The recent upgrading of the Internet Archive website has made visual browsing somewhat easier than before: areas visited in the past now offer up items that might have been overlooked. This is one such result, one of the many mysterious documents in the Manly Palmer Hall collection of occult manuscripts. Unlike the handwritten texts in Hall’s archive, this one is a bound miscellany of esoteric diagrams. No details are given so it’s anyone’s guess as to the origin, meaning or the date of the work. The three-dimensional figures towards the end look like something that might date from the 19th century.



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The occult Knapp


Yggdrasil, the World Tree of Norse mythology.

Following up the work of Etidorhpa‘s illustrator, J. Augustus Knapp (1853–1938), I realised that I’d already encountered some of his later paintings. After illustrating books by John Uri Lloyd, Knapp moved to California where he met occult historian, mystic and book collector Manly Palmer Hall. Knapp exchanged Lloyd’s fungi researches and weird fiction for Hall’s mysticism, illustrating The Initiates of the Flame (1922), and Hall’s magnum opus, The Secret Teachings of All Ages (1928). Knapp’s 54 paintings for the latter volume have since proved convenient for the occult encyclopedias that followed, many of which plundered Hall’s study for its illustrations. Knapp’s depictions aren’t always very successful—Odin’s wolves look silly rather than fierce—but they served Hall’s purpose of fixing mythological characters and metaphysical schemes in a colourful manner for a contemporary audience.


Mithra in the form of Boundless Time.

Hall and Knapp also produced their own Tarot deck (see here and here) which can still be bought today from the University of Philosophical Research in Los Angeles. The UPR was founded by Manly Hall, and has a collection of Knapp’s paintings. They also sell Hall’s books, of course, and you can browse a copy of The Secret Teachings of All Ages if you visit the library, as I discovered in 2005 when Jay Babcock and I paid the place a visit.


The Key to Dante’s Divine Comedy.

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Athanasius Kircher’s Pan


More from the Kircher archives at the University of Heidelberg. As before, it’s good to see illustrations familiar from countless reprintings in books in their place of origin. The volume in question is Obeliscus Pamphilius: hoc est, Interpretatio noua & Hucusque Intentata Obelisci Hieroglyphici (1650), one of Kircher’s attempts at deciphering the hieroglyphics on Egyptian obelisks. I’m still not sure how the Great God Pan fits into these speculations even as a diagrammatic figure, unless in this case it’s Pan as a representative of Nature as a whole.

Whatever the explanation, the Pan picture often turns up in occult anthologies although you’re as likely to see the copy from Manly P. Hall’s The Secret Teachings of All Ages (1928) as the original. Hall’s rendering is useful for the translation of the Latin although he also says it may represent the god Jupiter (?) and he censors the not-very-obtrusive penis, a rather fatuous bit of prudery for a book that’s supposedly concerned with universal truths.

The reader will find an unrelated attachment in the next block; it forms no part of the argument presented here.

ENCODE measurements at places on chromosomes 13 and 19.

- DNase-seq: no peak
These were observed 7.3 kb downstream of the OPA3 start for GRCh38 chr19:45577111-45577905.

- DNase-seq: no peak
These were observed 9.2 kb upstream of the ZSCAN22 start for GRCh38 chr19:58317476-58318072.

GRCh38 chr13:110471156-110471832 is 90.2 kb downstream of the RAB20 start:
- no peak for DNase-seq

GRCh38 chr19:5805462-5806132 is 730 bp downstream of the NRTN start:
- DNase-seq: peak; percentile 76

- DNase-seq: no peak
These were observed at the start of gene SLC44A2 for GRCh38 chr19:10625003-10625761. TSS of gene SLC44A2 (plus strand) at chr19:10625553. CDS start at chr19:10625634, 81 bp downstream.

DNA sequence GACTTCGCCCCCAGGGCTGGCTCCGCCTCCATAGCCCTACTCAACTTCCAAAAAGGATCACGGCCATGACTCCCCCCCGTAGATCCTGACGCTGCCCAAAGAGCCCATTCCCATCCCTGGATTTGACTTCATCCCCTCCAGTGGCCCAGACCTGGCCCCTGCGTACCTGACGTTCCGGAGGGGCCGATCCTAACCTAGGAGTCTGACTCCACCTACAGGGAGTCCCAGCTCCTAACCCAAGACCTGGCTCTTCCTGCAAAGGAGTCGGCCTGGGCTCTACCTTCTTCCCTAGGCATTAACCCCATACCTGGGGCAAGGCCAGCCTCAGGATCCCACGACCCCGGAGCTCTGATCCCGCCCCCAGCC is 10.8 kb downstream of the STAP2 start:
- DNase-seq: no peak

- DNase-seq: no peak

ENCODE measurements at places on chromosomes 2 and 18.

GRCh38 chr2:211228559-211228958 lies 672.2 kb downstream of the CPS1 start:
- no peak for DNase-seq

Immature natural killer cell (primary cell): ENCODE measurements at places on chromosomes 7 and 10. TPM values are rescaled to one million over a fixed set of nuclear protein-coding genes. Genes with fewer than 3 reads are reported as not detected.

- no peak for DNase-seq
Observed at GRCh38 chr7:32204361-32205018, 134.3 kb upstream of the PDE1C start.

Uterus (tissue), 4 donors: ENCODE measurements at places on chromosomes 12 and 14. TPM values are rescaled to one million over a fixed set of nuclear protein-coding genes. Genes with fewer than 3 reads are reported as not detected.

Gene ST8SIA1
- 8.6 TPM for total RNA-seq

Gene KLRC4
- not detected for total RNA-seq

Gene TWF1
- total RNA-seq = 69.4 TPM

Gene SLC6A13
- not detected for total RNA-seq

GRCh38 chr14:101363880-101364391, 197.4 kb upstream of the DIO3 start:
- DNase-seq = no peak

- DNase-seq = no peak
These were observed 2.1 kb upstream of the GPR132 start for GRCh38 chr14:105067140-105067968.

A few more plates follow, one of which features a serpent I swiped several years ago for a Cradle of Filth T-shirt design.


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A triangular book about alchemy


Triangular buildings aren’t so very unusual, triangular books, on the other hand, are less common. This example is from the Manly Palmer Hall collection of alchemical manuscripts at the Internet Archive, not only a triangular book but one where most of the pages are written in a symbolic alphabet. A reviewer supplies the following details (which may not be accurate so the usual caveats apply):

“No. Soixante & Seize” de la collection maconnique du F… Ex Dono Sapientissimi Comitis St. Germain Qui Orben Terrarum Per Cucurrit ca. 1775. Hogart MS 209.

This manuscript bought from Frank Hollings, a London antiquary, after 1933 (he apparently was unaware of the Hauser St. Germain manuscript) came from the occult library of Mme. Barbe, who had it from the bibliographer Stanislaus de Guaita, who in turn bought it at the auction of the library of Jules Favre. It is a copy made from one of the magical texts in the possession of St. Germain by the owner’s permission. A number of such copies were executed for the members of his Masonic lodge in Paris, and the following manuscript, as different in style as it is, may be one of the copies too. It is unclear in both cases whether the Comte St. Germain wrote the magical formulae or owned a copy of an ancient text. This manuscript was made for Antoine Louis Moret, a French emigre to America active in Masonry and in politics.

Does the 76 on the cover refer to the year the book was made, or does it have some other significance? One of the meanings assigned to the number 76 in the Sepher Sephiroth is “Secret, put away; a hiding place”, so the latter is a possibility. See the entire volume here.




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